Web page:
for Rafael Ramos and Wenjian Liu
“They were quite simply assassinated – targeted for their uniform...”
- WILLIAM BRATTON, NEW YORK CITY POLICE COMMISSIONER
Gun to my head, if you asked me what a bad cop looks like, I’d say a thug. You’d clap back: what does a thug look like? Then, I’d turn tables, like what plays ‘thug music’: what comes to mind for you?, because I’d bet, if we engaged in this Corporate American taboo, what you’d call a thug, I’d call a cousin, and what my cousin would call a pig, you’d call a pulled pork sandwich. And on lunch break, we’d talk about how black people (mostly men like me) don’t smile in their pictures, each one taken a mug shot on reserve starting as far back as age thirteen, maybe younger. Probably. Truth is, I’ve rarely seen police officers (mostly the men) smile in their pictures, either; this, seeing the world from opposite sides. Eye-to-eye-to-eye: a single firearm drawn between two bodies when lightning strikes, and just that suddenly,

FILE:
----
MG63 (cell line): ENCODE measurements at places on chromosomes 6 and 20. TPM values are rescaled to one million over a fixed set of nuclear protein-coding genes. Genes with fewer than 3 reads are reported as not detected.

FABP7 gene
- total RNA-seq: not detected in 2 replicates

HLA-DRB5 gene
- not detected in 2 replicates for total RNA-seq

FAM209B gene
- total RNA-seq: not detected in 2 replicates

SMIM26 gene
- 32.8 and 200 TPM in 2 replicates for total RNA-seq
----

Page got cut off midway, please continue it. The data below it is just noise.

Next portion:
the sweetness of roses. A stone where the bones of a black person, of a white person, sleep. In our minds, not the Latino, not the Asian man on lunch break, eating sandwiches in their cruiser, dressed in uniform color of what we’ve said for so long suppresses the brightness of colors like they were to the bone, their pictures printed in all the newspapers, all over the TV screen, neither one of them smiling.
If I could ask them why?, I believe they’d tell me, very sweetly,it’s not because of what they saw before, but what they saw coming. Not the gun to their heads, but the gun to mine, to yours. In the end, we’re all killed for who we are. When we are. Where: assassinated all the same. Our blood the same, blue before it was red, or white, or brown, or yellow, or black, black, black.